Season of Peace and Nonviolence

Tomorrow, January 30th begins the Season of Peace and Nonviolence which marks the dates of the Memorial of Mahatma Ghandi and Rev. Dr. Martin Luther King Jr.   There are mindfulness practices to promote peace in our lives and in our world for each of the sixty-four days.   The practices are easy to do if one is focused and mindful of their thoughts, words, and actions.  Each of the practices call us to an ever higher awareness of violence in our lives.  There are some questions that rise for me.

What am I allowing in my life that is of violence?  Of course, I don’t allow anyone to physically punch me, yet I allow harsh words to land without honoring a boundary of expecting peaceful conversation.   It’s a swift one two punch of guilt and shame that I often heap onto myself.  I am compelled to examine exactly what violence is for me.  Beyond the senseless loss of lives to gun violence or other physical assaults, there is a plethora of violent actions that our society and I tolerate and allow.   I will go so far as to say that a harsh honking of the horn in anger is violence.  Pounding a hand against the steering wheel, shouting expletives, and waving arms in frustration are all violent expressions.  Perhaps no one ended a human life but there certainly was an ending to any peacefulness and ease.   Let me be clear by explaining that I don’t honk my horn.  If someone is slow to pass through a red light turned green, I use this as my opportunity to practice patience with loving kindness.   When I am living in a state of awareness of my divinity, the divinity of other beings and the interconnectedness of all creation, I significantly reduce my violent thoughts, words and actions.  I consider words of sarcasm to be violent against another.  I consider eye rolls that minimize another person’s value violence against another. 

Another question that rises is what am I allowing for others that is of violence?  When I hear someone using harsh, abusive language toward another how do I respond?  When I see a person touching another in a way that is visibly undesirable by them, how do I intervene?  I can tell you that it sometimes causes my family to worry that years ago I adopted the motto “not on my watch”.  I have had many encounters that I have witnessed and stepped in, spoke up, and said no, that’s not ok.  I have stopped curbside to be supportive to a woman who was being grabbed and berated by her man.  I have spoken up after hearing deli employees speak awful and unkind words about gender identity.  I have followed a car that was following a woman as she walked at night until the police arrived to handle the matter.  Today, there is another name for this.  It’s similar to the instructions we hear from TSA at every airport.  If you see something say something. It’s really quite that simple.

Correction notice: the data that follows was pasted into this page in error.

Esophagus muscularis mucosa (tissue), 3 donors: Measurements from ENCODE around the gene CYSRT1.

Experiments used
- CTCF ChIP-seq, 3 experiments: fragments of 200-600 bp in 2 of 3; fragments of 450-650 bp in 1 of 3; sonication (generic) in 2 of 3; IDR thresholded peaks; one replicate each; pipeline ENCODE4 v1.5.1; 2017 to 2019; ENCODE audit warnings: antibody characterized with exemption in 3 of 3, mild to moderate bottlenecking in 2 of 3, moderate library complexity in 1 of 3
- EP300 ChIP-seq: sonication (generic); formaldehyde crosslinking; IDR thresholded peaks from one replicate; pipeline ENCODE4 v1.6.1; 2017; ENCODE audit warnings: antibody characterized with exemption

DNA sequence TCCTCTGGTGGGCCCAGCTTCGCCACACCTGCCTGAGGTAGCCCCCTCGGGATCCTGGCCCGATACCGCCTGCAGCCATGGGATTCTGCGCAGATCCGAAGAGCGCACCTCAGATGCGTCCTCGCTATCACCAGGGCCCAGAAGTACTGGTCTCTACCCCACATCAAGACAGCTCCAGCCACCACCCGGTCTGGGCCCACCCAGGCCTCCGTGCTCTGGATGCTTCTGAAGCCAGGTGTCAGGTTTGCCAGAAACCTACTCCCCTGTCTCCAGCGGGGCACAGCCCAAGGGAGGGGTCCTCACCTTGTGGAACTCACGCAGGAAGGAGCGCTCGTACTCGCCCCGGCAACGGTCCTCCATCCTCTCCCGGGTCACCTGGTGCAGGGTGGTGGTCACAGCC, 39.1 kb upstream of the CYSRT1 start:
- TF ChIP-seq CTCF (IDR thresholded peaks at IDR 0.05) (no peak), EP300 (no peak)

Yet another question I ask is what am I willing to allow for my earth?  How to I align with the treatment of animals in captivity or strays in my community?  How to I care for mother earth.  For me and everyone in my family, litter is violence against Mother Earth.  What is the threshold for polluting the air we breathe, the water we drink and the forests we excavate for the purpose of making life more comfortable for humans? 

I suppose we all have our threshold and tolerance levels and I acknowledge the many perspectives that exist.  It is important for me to explore places in my life that I have neglected to see violence or have become lackadaisical in tending to the peace garden of my life. Perhaps we all can use this Season of Peace and nonviolence to explore unexpected ways we are violent or that we allow violence to permeate our world.

I draw upon these words from the men whom we honor in these 64 days of the Season of Peace and Nonviolence for inspiration:

“The ultimate weakness of violence is that it is a descending spiral, begetting the very thing it seeks to destroy… Returning violence for violence multiplies violence, adding deeper darkness to a night already devoid of stars.”    Rev. Dr. Martin Luther King Jr.


“Non-violence is not a garment to be put on and off at will. Its seat is in the heart, and it must be an inseparable part of our being… Non-violence, which is the quality of the heart, cannot come by an appeal to the brain.”                                Mahatma Gandhi                                                                                                                                                                                                                                             

Peace from my heart to yours,

Rev. Karen